The Pixies: Indie Cindy (2014)
23 years is a pretty long time to wait for anything. The last time the Pixies recorded a full-length LP, the cool kids were still rockin’ Cavriccis and Umbros. But earlier this week, after a decade of touring on their classic material, the Pixies dropped Indie Cindy.
Let’s allay some concerns right up front. This is not Indiana Jones and the Kingdom of the Crystal Skull (Blarg. Even the title pisses me off). The Pixies have done nothing to embarrass themselves by coming back from the dead. Even with the conspicuous absence of bassist Kim Deal, whose vocal harmonies are absolutely missed, Indie Cindy hangs together.
But it doesn’t too much more than that. There are few surprises, most especially because much of this material has been released in bits and pieces over the last few years.
The highlights are sweet enough: the mournfully ethereal “Andro Queen”; the unabashedly alt-rock title track; the skulking “Silver Snail.”
“Green and Blues” is perhaps the album’s one classic, a hook that would be comfortable on Doolittle, a pleading lyric and a backing vocal that sounds suspiciously like the band’s departed bassist.
Then there’s “Another Toe in the Ocean”, which play like a thematic sequel to the surreal scuba vignette of “Where is My Mind?” Like a lot of sequels, “Ocean” is far-removed stab at keying into the perfect emotional resonance that elevated the original. And like a lot of sequels, it comes off instead as a mildly satisfying trip down memory lane.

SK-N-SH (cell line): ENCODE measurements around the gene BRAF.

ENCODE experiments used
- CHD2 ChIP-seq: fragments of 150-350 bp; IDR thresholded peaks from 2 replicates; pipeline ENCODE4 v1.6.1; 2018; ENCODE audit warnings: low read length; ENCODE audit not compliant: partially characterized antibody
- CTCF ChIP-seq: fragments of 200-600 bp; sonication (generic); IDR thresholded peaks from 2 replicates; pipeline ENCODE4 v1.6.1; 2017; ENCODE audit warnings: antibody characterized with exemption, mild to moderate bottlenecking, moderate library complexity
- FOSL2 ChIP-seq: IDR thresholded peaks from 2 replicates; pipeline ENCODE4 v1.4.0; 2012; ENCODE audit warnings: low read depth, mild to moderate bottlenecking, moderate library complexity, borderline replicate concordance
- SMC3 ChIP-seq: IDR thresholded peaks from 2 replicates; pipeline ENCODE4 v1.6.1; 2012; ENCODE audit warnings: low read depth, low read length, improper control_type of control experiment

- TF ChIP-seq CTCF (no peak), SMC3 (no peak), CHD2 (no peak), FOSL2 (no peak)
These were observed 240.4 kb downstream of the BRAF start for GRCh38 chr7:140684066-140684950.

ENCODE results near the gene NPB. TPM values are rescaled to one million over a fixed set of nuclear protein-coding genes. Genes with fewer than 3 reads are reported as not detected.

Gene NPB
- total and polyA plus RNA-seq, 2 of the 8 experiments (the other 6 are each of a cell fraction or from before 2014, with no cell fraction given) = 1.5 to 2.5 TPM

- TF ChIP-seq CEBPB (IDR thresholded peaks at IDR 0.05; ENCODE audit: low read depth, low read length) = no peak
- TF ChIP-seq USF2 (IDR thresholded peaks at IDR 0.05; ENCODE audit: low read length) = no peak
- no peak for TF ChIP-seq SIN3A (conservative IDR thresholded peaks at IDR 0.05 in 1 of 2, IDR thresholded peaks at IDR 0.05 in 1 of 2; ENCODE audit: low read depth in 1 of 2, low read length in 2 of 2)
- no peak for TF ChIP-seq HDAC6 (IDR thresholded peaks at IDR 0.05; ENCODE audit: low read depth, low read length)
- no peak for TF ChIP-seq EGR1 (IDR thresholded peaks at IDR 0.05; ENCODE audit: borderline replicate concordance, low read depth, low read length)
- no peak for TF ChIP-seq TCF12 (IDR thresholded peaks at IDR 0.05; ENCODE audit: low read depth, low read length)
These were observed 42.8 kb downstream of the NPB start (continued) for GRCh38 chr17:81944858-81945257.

This is the album’s problem in a microcosm. So too, is the scarcity of the band’s trademark fury. “Blue Eyed Hexe” is one of the record’s hardest hitters, sporting a chugging, straightahead riff and a scorching Black Francis vocal with just a touch of AC/DC to it. Frankly though, seven songs deep is a long wait for the first genuine freakout on the album.
Mostly, the record is clean, hooky and nostalgic. Perhaps this is the record the Pixies should have survived to make in 1993. And perhaps if they had, it would have been a little edgier, as was the style at the time.
Instead, Indie Cindy feels like a slight album, a minor recording with a handful of filler. It sounds like the Pixies for the most part, but it sounds like the Pixies filtered through the bands they most influenced, an album after the fact. Take the amiable “Jamie Bravo,” a closing track that wraps a Smashing Pumpkins riff around a few Weezer ‘woo woos’ with just a touch of the Breeders’ quirk.
Don’t get me wrong. I wish it were still the ‘90s too. I can be perfectly happy with an album stubbornly suspended in time.
But the Pixies catalogue is perfect no more. After 23 years in the making, Indie Cindy does not fit neatly on the shelf next to an otherwise untouchable four LP discography. It doesn’t tarnish the legacy but it doesn’t add much either. Enjoy the record but don’t get your hopes up. This one won’t take you down the rabbit hole.
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